In San Francisco, it’s a nuisance. In India, it can cost tens of thousands of lives. An earthquake may be natural, but its consequences are not. Do people in the developing world have to die in disasters? We don’t think so.
Aid agencies seem to spend most of their time in ‘Disasterland’, a place of endless appeals, unavoidable tragedy and inevitable death tolls.
But even as natural disasters mount in incidence and intensity, the death tolls are avoidable. While earthquakes, landslides, tsunamis, cyclones, hurricanes and volcanic eruptions can be described as ‘natural’, their costs are not.
People do not have to die as a result of these disasters. There are practical, effective ways to help poor families protect their lives and ways of living. It’s all about reducing the risk to the most vulnerable.
If you’re poor, you’re vulnerable
While natural hazards, such as floods and earthquakes, cause the greatest economic damage in rich countries it is in poor countries that we find a similar event becoming a ‘disaster’, killing thousands and making many homeless.
Take San Francisco, a city which is no stranger to earthquakes. Typically, they cause skyscrapers to sway, books to fall from shelves and traffic congestion.
In 1999, a quake of similar magnitude to those California deals with left 30,000 people dead in the Indian state of Gujarat. Most were crushed beneath their sub-standard brick homes.
Over the last 15 years, while three times as many disasters happened in developing countries as in developed countries, the number of people killed in developing countries was more than ten times higher.
Even within a single country, it is the very poorest families and communities who bear the brunt. Hurricane Katrina, which struck the southern United States in 2005, provides the most striking example of how a natural hazard causes disaster by lack of planning to reduce risks. In this instance, levees were only designed to deal with a force 3 hurricane not a category 5 one. Moreover, not all the defences were complete.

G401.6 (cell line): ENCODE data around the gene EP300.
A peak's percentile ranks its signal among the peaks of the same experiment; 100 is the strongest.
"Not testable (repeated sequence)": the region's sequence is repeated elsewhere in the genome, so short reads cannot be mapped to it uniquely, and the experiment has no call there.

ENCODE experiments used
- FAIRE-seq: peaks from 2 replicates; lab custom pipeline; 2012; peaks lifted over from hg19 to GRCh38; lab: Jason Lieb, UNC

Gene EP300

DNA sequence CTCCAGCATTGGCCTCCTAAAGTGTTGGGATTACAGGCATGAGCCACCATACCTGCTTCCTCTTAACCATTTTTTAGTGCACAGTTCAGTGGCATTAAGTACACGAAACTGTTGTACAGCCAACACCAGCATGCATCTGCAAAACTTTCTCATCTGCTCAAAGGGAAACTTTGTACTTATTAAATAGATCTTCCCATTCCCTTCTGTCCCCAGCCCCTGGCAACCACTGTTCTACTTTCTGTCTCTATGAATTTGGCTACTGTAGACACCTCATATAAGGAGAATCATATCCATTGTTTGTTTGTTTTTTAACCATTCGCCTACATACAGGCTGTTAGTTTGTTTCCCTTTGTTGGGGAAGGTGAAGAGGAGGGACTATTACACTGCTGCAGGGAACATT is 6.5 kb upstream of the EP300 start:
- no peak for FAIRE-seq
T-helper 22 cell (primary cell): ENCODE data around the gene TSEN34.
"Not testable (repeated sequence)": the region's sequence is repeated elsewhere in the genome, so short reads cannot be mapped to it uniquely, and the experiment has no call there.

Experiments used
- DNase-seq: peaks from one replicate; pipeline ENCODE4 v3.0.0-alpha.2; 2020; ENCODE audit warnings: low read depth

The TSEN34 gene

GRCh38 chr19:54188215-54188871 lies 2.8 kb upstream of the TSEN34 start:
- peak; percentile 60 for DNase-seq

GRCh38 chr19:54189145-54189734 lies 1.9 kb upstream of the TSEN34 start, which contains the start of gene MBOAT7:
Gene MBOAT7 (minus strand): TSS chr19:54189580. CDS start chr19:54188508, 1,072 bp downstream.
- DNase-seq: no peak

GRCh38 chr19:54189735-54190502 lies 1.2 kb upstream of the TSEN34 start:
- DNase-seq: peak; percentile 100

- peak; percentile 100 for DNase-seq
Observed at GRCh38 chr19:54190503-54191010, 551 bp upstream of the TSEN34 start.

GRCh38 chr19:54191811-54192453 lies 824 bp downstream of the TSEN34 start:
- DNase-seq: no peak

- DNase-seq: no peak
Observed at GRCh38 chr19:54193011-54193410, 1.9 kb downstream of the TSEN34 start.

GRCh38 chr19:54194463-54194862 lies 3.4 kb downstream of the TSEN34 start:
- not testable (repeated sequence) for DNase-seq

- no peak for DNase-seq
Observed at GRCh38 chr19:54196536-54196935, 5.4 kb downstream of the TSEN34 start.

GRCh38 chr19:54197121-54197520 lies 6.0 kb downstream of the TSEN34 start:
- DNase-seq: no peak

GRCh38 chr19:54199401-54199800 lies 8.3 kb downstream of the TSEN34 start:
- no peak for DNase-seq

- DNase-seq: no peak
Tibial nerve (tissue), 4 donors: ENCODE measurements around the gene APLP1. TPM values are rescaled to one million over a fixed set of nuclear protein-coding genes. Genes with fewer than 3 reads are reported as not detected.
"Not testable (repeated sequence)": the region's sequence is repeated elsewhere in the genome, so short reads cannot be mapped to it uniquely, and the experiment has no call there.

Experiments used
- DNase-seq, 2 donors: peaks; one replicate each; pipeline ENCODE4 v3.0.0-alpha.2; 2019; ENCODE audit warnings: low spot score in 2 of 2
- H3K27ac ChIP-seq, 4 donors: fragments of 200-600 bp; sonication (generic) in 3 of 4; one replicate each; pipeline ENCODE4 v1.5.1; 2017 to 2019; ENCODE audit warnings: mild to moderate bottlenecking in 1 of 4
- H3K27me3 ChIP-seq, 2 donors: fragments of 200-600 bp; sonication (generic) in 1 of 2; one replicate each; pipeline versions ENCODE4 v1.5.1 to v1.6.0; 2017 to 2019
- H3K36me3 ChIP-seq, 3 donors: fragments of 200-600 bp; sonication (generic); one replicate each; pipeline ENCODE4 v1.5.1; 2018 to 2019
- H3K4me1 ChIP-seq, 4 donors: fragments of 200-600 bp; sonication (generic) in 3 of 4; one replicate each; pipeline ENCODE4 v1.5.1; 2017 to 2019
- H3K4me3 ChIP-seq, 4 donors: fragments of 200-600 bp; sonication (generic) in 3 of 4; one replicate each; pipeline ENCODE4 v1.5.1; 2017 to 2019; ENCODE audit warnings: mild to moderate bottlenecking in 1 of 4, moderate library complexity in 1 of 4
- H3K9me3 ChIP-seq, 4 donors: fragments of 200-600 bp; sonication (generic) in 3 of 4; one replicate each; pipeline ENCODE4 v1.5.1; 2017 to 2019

People can prepare, cope and recover
In Europe, we are already growing accustomed to our hotter, longer summers – and climate change forecasts suggest more of the same in the future.
But for all the ominous indicators, we know that we can cope for the foreseeable future.
Now imagine a hotter summer in Ethiopia. Or a wetter monsoon season in Bangladesh. Or heavier storms in Honduras. Will a farmer in Africa, a market trader in Asia, or a goat herder in Central America be able to cope?
In each case, the answer, perhaps surprisingly, is yes. But only if they have the means to do so.
More ways to earn a living, greater opportunities, better access to education and healthcare services, stronger social networks – all of these can make people more self-reliant when disaster strikes, to cope better and recover more quickly afterwards.
Of course, such measures would also help lift people out of poverty. This is no coincidence.
However, while development is supposed to improve people’s lives, there are times when it can put them at risk.
Research commissioned by Christian Aid shows that industrial shrimp farming on India’s south-eastern coast, promoted as a significant development opportunity, has increased local communities’ vulnerability in multiple ways.
Shrimp farms caused water logging, turning heavy monsoon rains into dangerous floods, while pollution and salinisation destroyed valuable agricultural land.
When the Boxing Day tsunami struck in 2004, death tolls in those villages were significantly higher than in neighbouring villages, as protective cover from natural mangrove forests had been destroyed. While it is impossible to prove that the shrimp farms were directly linked to the destruction of mangroves in the region, the fishermen and farmers of the area are convinced there is a connection.
Yet, investments into shrimp farming and similar economic development projects are still being supported by the International Monetary Fund and the World Bank.
This needs to stop. We need to look further ahead. Most crucially of all, risk reduction must be a cornerstone of all development work.
It makes economic sense
At the same time, we need to ensure any progress already made is not undone.
Valuable development achievements can be completely derailed by a single disaster. The destruction of a school building can mean disruption to the education of hundreds of children for several months, even years. Resources earmarked for other essential projects will have to be spent on reconstruction.
So apart from saving lives, disaster risk reduction also makes economic sense. According to DFID, research indicates that every pound invested in risk reduction can potentially save between £2 to £4, in terms of avoided or reduced disaster impacts.
The UK government has taken the welcome step of pledging 10 per cent of its humanitarian aid on disaster risk reduction. Christian Aid wants more donor governments – and more of its fellow charities – to follow suit.
There’s plenty to be done. We are still learning about the exact costs and benefits of reducing disaster risk. And while we know that it helps to be prepared, we need more facts and arguments to convince governments when they have to make tough decisions. We have only just begun.